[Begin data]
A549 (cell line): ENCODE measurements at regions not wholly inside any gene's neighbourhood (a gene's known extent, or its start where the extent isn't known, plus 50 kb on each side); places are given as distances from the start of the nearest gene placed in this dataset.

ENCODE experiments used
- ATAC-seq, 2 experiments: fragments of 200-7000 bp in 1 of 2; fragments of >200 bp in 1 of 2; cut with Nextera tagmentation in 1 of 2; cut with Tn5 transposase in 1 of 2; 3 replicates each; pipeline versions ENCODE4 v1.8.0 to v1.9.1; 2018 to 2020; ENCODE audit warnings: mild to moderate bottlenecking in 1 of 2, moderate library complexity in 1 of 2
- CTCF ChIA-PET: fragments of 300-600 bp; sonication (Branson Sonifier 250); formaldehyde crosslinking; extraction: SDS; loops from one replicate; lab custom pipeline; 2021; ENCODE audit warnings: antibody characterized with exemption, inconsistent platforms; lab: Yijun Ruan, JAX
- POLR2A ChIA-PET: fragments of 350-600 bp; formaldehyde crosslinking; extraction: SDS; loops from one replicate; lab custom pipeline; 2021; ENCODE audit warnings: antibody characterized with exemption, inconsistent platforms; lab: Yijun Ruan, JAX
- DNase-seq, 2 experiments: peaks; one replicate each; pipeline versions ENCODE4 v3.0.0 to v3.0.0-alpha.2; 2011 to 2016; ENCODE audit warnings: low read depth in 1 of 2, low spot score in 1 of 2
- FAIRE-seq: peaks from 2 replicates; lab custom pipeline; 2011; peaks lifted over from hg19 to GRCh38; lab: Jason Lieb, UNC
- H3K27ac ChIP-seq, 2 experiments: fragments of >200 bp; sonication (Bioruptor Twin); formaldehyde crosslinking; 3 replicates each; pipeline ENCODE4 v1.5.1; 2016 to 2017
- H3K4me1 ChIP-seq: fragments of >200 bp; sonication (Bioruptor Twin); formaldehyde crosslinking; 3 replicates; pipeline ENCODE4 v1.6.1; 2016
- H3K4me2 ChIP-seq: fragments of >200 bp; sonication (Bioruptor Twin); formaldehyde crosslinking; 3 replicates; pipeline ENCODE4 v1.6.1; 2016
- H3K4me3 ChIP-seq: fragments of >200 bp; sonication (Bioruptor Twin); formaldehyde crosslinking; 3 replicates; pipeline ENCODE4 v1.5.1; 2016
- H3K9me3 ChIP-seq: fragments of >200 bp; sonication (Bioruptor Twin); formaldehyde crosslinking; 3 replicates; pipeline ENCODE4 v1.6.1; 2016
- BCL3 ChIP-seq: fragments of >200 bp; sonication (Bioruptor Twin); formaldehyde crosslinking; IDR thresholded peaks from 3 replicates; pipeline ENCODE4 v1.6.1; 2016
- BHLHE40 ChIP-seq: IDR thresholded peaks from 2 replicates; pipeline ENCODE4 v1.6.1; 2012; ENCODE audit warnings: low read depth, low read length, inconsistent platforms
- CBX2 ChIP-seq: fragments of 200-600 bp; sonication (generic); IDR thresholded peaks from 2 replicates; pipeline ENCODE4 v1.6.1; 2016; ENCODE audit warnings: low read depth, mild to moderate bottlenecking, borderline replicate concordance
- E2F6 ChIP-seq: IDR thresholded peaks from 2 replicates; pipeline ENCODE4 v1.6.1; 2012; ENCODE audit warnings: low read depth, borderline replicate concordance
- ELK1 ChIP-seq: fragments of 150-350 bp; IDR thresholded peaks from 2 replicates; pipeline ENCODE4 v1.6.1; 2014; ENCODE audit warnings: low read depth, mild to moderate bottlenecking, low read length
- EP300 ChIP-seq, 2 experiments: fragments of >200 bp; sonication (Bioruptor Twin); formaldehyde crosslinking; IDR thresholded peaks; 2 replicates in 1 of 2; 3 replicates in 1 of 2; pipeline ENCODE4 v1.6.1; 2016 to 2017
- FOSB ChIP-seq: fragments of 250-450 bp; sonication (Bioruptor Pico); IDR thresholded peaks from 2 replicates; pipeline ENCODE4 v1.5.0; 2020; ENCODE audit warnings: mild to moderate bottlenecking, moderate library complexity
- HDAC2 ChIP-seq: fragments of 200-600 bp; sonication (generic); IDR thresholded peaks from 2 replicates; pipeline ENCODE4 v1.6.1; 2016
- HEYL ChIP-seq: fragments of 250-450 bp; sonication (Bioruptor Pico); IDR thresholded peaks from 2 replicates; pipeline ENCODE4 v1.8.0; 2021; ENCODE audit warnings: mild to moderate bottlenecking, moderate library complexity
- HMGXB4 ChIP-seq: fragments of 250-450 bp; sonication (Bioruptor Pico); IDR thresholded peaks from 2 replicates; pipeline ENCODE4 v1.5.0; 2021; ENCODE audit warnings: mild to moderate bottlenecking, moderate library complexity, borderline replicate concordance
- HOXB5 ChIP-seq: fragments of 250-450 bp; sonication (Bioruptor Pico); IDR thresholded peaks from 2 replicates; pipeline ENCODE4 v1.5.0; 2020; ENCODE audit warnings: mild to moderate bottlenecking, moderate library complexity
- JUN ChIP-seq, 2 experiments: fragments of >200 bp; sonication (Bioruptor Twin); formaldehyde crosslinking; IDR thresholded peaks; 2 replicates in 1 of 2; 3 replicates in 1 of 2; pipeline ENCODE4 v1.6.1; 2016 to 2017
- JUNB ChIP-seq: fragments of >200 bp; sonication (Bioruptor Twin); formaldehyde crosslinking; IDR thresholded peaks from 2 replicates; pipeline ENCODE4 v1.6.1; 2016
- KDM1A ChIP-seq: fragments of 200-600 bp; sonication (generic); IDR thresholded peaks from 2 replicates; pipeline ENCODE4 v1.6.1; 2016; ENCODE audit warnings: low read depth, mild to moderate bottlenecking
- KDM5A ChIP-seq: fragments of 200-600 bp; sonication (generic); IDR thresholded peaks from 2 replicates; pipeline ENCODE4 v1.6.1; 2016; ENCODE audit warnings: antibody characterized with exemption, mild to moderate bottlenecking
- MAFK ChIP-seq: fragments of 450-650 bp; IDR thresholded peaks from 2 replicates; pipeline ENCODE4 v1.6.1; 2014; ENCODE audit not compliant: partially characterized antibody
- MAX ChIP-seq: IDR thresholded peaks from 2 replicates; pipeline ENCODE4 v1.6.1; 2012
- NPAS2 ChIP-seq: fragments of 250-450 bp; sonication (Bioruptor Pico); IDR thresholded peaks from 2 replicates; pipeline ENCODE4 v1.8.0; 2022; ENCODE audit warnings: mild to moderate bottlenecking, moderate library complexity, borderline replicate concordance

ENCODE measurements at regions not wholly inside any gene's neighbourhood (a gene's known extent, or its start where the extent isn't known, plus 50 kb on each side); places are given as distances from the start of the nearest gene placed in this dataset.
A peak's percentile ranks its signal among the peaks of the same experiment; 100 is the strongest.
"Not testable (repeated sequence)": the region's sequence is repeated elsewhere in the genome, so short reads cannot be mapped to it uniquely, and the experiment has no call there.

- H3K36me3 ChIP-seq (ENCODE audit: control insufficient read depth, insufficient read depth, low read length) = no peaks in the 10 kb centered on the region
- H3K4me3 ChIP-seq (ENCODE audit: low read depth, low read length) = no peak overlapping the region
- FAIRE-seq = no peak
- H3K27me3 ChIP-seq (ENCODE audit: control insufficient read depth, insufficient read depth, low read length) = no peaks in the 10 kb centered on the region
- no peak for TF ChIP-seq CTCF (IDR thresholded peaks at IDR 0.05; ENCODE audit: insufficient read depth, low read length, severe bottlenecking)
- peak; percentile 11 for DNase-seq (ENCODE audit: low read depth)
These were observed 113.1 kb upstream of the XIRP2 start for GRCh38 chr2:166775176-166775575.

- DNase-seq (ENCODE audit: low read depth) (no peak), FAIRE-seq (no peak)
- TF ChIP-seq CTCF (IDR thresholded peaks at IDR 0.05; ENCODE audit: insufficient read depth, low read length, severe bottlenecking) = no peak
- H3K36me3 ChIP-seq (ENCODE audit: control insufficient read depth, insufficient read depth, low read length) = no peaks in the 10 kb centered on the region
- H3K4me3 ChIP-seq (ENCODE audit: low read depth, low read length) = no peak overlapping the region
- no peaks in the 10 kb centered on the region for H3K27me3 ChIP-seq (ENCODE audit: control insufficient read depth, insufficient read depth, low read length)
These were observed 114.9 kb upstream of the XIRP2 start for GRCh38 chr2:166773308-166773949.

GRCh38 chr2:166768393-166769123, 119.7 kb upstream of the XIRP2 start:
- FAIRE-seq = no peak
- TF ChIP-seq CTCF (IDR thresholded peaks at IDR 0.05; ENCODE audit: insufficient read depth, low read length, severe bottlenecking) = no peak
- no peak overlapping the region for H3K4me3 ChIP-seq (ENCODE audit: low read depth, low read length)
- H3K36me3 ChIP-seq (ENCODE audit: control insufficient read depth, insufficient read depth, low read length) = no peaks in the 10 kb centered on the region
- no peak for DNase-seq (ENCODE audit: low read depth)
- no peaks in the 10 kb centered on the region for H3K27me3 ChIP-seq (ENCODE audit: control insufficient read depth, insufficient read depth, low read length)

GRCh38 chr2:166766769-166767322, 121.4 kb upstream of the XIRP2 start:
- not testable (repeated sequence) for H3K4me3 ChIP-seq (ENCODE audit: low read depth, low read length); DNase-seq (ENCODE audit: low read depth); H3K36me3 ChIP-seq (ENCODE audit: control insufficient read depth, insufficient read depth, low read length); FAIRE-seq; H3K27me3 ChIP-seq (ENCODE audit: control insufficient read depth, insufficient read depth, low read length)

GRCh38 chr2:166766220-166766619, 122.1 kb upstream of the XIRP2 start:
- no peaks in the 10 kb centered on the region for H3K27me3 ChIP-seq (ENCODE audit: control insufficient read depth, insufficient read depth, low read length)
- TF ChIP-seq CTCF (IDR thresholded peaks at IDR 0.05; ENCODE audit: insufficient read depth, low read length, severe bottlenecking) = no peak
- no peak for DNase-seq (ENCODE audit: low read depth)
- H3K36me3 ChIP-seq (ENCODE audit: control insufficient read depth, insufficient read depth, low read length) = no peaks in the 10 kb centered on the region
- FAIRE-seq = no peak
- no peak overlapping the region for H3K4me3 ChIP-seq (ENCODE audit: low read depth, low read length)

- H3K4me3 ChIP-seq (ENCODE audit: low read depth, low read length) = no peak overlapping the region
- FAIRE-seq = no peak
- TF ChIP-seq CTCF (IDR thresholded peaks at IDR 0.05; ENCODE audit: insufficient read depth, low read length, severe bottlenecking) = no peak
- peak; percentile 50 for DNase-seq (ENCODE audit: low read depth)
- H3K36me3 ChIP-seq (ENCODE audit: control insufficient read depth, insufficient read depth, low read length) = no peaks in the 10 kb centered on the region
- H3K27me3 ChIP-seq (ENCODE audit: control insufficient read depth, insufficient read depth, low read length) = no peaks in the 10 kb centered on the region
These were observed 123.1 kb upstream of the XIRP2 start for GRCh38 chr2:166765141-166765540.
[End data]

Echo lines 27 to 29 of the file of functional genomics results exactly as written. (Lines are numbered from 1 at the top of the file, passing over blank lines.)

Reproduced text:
- KDM5A ChIP-seq: fragments of 200-600 bp; sonication (generic); IDR thresholded peaks from 2 replicates; pipeline ENCODE4 v1.6.1; 2016; ENCODE audit warnings: antibody characterized with exemption, mild to moderate bottlenecking
- MAFK ChIP-seq: fragments of 450-650 bp; IDR thresholded peaks from 2 replicates; pipeline ENCODE4 v1.6.1; 2014; ENCODE audit not compliant: partially characterized antibody
- MAX ChIP-seq: IDR thresholded peaks from 2 replicates; pipeline ENCODE4 v1.6.1; 2012